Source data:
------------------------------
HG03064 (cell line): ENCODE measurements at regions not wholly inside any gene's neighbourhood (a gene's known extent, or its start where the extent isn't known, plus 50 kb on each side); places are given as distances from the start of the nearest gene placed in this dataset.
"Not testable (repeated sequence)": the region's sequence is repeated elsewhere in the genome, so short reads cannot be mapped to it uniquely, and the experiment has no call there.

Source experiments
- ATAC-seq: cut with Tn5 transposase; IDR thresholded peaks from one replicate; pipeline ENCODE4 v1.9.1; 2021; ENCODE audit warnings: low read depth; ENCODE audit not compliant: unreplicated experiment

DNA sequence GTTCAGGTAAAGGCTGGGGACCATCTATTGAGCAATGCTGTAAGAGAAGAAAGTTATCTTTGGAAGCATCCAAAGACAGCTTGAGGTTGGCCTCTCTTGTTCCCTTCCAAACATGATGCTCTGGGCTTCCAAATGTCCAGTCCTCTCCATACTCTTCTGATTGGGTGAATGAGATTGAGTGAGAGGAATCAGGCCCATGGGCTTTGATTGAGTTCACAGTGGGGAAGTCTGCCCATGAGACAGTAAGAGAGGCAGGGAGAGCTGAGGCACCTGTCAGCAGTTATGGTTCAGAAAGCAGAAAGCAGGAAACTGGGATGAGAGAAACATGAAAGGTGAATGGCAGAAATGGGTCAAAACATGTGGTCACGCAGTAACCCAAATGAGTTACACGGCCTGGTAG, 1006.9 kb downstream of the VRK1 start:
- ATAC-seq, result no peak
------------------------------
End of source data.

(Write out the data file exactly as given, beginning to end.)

HG03064 (cell line): ENCODE measurements at regions not wholly inside any gene's neighbourhood (a gene's known extent, or its start where the extent isn't known, plus 50 kb on each side); places are given as distances from the start of the nearest gene placed in this dataset.
"Not testable (repeated sequence)": the region's sequence is repeated elsewhere in the genome, so short reads cannot be mapped to it uniquely, and the experiment has no call there.

Source experiments
- ATAC-seq: cut with Tn5 transposase; IDR thresholded peaks from one replicate; pipeline ENCODE4 v1.9.1; 2021; ENCODE audit warnings: low read depth; ENCODE audit not compliant: unreplicated experiment

DNA sequence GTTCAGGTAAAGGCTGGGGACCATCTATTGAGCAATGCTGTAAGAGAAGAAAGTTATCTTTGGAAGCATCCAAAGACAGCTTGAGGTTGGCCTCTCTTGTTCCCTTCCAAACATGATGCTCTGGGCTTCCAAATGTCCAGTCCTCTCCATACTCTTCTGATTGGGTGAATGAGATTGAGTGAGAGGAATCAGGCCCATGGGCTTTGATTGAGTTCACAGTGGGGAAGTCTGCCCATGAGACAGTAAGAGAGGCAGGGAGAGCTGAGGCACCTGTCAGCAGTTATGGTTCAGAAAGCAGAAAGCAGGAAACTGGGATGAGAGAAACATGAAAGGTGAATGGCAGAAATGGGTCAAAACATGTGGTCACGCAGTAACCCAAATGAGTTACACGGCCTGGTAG, 1006.9 kb downstream of the VRK1 start:
- ATAC-seq, result no peak